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Michael E. Porter on health care reform « Previous | |Next »
August 23, 2007

I've been digging around the internet looking for pathways --information flows--- that would take me outside the current horizons of the Australian media, magazines and bloggers. I'm finding it a bit insular, the quality of the contents of the op-ed columns in the mainstream media is dropping, the online subscription based media are not breaking new ground and there is not much interaction between political bloggers and journalists.

I've come across something that is connected to my interest in health care--- an independent group-blog on health care called World Health Care Blog. Independent here means that there a number of health bloggers run their own blogs but contribute to a group health blog set up under the Corante umbrella.

It is US in orientation, and all the bloggers reside in the US, which undercuts the blogs claims about being a world blog.There is a link to a 4th Annual World Health Care Congress, which once again is about the USA. The session on competition in health care led by Michael E. Porter, at The Institute for Strategy and Competitiveness is interesting. On the video Porter highlights the need to restructure the delivery of health care to increase value.

This is more than cost containment (a dead end) and reducing administrative costs, as the vast majority of cost are in the actual delivery of care. The restructuring needs to be major on not an incremental one.

This is because the management and organization is a 19th century one whilst the medical technology is 21st century. The best approach to getting improved value is to move the organization from medical specialties to medical conditions, a cycle of care and integrated practice units.

Yet competition has not delivered on improving value in health care delivery. Why so? Porter argues that what we have is bad competition in health care, as it is concerned with zero sum competition (cost shifting, capturing more revenue and restricting services etc) and not with the health outcomes for consumers. The fundamental flaw in the health care sector is not competition, but the wrong kind of competition. Healthy competition is competition to improve value for customers.

Porter's talk is based on his book Redefining Health Care This text clearly recognizes that the U.S. health care system is on a dangerous path, with a toxic combination of high costs, uneven quality, frequent errors, and limited access to care. The many disparate kinds of evidence, taken together, lead to the same overwhelming conclusion: the system is broken, and the magnitude of the problem is staggering.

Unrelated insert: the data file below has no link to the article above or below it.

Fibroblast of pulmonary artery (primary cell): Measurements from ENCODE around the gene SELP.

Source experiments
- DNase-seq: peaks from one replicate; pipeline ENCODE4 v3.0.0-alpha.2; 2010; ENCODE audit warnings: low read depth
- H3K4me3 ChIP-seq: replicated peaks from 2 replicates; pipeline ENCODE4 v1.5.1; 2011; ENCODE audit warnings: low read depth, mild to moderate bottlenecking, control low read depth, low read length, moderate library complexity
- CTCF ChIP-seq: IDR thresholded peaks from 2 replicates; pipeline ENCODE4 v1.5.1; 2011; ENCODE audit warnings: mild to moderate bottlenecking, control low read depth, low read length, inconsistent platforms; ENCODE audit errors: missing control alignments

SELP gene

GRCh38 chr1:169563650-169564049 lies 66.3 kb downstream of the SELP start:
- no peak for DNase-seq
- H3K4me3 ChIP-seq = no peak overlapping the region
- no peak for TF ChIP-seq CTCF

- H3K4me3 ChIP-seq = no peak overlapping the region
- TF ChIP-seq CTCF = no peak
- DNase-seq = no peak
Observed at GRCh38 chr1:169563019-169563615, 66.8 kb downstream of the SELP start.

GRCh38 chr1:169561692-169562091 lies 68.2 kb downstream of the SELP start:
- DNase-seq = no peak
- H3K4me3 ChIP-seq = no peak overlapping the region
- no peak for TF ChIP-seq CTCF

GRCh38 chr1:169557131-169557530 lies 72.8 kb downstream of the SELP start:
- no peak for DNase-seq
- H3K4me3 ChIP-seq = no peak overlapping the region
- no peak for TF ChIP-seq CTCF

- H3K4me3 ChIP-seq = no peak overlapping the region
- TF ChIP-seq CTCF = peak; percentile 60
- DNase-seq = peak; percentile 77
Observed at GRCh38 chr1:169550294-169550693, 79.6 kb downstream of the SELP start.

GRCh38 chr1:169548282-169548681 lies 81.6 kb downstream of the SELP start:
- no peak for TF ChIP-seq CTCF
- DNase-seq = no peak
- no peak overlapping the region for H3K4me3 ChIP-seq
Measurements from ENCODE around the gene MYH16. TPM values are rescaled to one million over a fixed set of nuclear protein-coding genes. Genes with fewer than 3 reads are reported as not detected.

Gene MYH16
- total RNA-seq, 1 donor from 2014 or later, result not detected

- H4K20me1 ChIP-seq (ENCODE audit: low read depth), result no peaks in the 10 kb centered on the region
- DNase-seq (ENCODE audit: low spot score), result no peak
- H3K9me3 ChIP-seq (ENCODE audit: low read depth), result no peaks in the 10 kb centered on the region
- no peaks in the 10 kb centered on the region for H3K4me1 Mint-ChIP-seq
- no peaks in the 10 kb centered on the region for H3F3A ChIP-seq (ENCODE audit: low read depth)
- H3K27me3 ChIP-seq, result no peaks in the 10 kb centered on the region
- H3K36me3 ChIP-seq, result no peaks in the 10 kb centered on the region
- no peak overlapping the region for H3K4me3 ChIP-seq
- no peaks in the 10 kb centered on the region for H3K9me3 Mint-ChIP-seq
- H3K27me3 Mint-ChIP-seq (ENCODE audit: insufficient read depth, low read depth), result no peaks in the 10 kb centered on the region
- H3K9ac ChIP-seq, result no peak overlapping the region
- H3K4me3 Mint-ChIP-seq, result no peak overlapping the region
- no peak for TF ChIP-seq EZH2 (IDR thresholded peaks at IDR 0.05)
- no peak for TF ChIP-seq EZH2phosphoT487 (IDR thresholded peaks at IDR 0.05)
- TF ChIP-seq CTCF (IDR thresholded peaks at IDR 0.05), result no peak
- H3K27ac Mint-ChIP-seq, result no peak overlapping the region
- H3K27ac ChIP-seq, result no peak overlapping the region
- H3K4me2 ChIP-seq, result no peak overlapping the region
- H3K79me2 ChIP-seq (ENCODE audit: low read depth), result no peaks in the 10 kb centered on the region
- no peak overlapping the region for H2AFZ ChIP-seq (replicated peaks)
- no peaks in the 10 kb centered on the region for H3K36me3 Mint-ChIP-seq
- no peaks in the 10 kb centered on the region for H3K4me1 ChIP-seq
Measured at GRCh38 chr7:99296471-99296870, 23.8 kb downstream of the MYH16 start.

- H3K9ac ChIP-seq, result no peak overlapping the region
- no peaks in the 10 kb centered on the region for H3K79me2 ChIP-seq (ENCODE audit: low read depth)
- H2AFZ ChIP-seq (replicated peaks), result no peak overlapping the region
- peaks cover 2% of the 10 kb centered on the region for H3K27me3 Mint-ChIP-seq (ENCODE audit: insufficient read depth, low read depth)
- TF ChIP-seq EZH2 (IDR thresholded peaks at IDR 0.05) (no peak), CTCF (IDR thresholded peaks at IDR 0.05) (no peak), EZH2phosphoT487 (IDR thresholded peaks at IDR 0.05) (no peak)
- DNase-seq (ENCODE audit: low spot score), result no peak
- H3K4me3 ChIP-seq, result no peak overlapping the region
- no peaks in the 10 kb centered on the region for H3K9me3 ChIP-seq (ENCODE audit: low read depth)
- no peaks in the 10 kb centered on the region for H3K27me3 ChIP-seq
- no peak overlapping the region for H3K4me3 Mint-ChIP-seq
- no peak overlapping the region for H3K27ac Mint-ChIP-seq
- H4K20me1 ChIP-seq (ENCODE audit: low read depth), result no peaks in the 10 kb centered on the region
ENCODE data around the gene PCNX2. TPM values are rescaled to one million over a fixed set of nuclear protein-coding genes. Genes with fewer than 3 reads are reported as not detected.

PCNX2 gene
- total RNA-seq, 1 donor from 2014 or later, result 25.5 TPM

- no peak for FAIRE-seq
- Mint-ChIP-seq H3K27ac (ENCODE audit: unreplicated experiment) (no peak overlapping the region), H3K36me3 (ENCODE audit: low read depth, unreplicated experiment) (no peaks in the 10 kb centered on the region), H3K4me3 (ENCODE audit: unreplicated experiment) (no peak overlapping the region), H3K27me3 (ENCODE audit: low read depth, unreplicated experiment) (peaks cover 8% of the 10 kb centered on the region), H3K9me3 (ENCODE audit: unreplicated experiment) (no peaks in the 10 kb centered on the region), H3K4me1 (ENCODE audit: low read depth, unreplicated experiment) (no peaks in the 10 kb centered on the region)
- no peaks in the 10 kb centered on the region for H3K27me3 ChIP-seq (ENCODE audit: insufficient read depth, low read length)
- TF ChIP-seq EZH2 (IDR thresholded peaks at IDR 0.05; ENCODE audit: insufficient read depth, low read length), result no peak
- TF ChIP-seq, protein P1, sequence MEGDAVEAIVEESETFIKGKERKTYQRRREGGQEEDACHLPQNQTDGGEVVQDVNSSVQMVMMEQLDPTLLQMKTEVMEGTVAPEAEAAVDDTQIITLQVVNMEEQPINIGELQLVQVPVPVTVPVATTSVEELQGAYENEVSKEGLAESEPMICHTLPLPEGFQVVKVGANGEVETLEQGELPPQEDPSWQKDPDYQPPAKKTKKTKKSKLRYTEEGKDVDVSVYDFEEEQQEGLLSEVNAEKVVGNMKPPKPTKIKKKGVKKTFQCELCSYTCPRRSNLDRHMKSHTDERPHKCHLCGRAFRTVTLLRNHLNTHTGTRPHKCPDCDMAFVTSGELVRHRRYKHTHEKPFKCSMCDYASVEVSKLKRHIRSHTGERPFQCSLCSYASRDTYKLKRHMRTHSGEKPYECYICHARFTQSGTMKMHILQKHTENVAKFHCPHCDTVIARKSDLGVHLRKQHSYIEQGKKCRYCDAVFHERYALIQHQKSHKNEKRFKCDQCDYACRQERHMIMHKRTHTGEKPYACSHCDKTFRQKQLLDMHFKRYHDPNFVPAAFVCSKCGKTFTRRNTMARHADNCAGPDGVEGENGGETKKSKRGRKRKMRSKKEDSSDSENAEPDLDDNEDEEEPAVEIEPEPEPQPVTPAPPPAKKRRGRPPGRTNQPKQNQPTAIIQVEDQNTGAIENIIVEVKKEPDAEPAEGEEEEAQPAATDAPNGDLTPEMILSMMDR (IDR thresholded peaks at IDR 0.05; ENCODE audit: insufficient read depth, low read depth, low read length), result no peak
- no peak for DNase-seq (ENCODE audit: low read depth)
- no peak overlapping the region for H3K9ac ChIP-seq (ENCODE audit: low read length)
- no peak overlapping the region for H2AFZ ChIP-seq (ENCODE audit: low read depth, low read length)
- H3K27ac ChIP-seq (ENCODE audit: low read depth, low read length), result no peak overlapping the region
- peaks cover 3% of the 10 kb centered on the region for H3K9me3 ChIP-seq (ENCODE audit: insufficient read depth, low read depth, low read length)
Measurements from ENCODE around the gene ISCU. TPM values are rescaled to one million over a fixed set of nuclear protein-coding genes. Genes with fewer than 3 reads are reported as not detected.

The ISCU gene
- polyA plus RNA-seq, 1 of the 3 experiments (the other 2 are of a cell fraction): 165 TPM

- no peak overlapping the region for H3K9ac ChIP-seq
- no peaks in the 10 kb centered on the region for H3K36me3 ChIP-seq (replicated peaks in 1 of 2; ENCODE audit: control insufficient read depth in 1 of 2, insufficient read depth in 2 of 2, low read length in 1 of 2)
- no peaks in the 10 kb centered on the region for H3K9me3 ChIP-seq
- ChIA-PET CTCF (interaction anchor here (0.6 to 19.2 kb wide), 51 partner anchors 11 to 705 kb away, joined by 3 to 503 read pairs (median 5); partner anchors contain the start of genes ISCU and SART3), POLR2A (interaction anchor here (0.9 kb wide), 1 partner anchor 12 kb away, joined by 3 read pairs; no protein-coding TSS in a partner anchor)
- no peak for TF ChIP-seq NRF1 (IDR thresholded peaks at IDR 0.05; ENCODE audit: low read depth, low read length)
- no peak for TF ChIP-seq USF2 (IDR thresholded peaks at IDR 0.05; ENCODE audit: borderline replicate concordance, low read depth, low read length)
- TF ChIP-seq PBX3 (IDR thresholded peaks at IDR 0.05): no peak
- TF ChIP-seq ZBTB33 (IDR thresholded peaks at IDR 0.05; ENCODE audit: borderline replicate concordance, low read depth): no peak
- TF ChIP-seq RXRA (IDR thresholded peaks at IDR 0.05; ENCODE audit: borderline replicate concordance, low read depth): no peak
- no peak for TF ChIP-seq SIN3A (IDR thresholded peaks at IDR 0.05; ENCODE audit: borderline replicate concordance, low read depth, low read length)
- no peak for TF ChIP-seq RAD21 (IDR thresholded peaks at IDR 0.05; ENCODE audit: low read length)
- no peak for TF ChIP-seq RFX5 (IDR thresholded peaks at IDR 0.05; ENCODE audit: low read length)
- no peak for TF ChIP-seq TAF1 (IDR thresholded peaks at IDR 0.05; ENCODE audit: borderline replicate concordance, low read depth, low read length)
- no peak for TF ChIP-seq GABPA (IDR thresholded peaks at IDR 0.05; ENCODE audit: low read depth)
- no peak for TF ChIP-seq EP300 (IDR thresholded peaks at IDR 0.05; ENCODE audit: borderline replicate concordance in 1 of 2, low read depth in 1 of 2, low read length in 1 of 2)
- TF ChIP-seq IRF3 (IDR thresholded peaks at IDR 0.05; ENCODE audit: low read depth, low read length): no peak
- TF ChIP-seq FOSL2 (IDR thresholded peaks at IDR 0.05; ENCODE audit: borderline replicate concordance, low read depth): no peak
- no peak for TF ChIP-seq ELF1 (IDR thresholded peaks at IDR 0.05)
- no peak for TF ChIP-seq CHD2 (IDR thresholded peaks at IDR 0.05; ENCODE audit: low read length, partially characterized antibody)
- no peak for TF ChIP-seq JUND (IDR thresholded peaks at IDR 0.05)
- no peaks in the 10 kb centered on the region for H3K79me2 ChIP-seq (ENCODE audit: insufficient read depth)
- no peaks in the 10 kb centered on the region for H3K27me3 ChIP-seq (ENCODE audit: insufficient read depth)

it is is similar situation in Australia. The health "system" is on collision course with demographic and economic reality. Reform efforts have failed because the diagnosis of the problem was wrong and the attempts to treat the system have addressed the wrong issues or offered piecemeal, ultimately ineffective solutions aimed at symptoms rather than causes.

| Posted by Gary Sauer-Thompson at 1:58 PM | | Comments (3)


Rudd has already talked about preventative health measures.

On the Mersey takeover he said case by case intervention is silly, you need a coordinated, state-wide approach.

Now he's offered to make public hospitals a federal responsibility. And so far the states are happy about it.

I gather the states would still be responsible for the supporting services and infrastructure.

Starting to sound like a good package?

judging by Rudd's comments and Nicola Roxon's set health speeches, yes they have take the preventative health care step and they embraced the need for the co-ordination of the different health programs. But they hestiate at that point and are filled with anxiety. They see the abyss and recoil.

There is a long way to go, if you listen to Michael E. Porter's talk on video This is the best I've heard on what structural health care reform involves, if we are to deliver better health outcomes to consumers.

Porter may be a free market economist in the American mould, but he has an excellent grasp of structural health care reform as a new way of deliverying health care. And he's sound on this.

The ALP is tinkering with incremental reform. That's the heritage of Julia Gillard. She was defending Medicare against the free market or the privatisation of health, rather than thinking in terms of structural reform.

You are right. The Rudd/Roxon proposal is to work with the states to help them lift their game. It is not seizing control of the public hospitals as some commentators are saying. That will only happen if the states don't improve their performance and meet the benchmarks they have signed up to by mid-2009.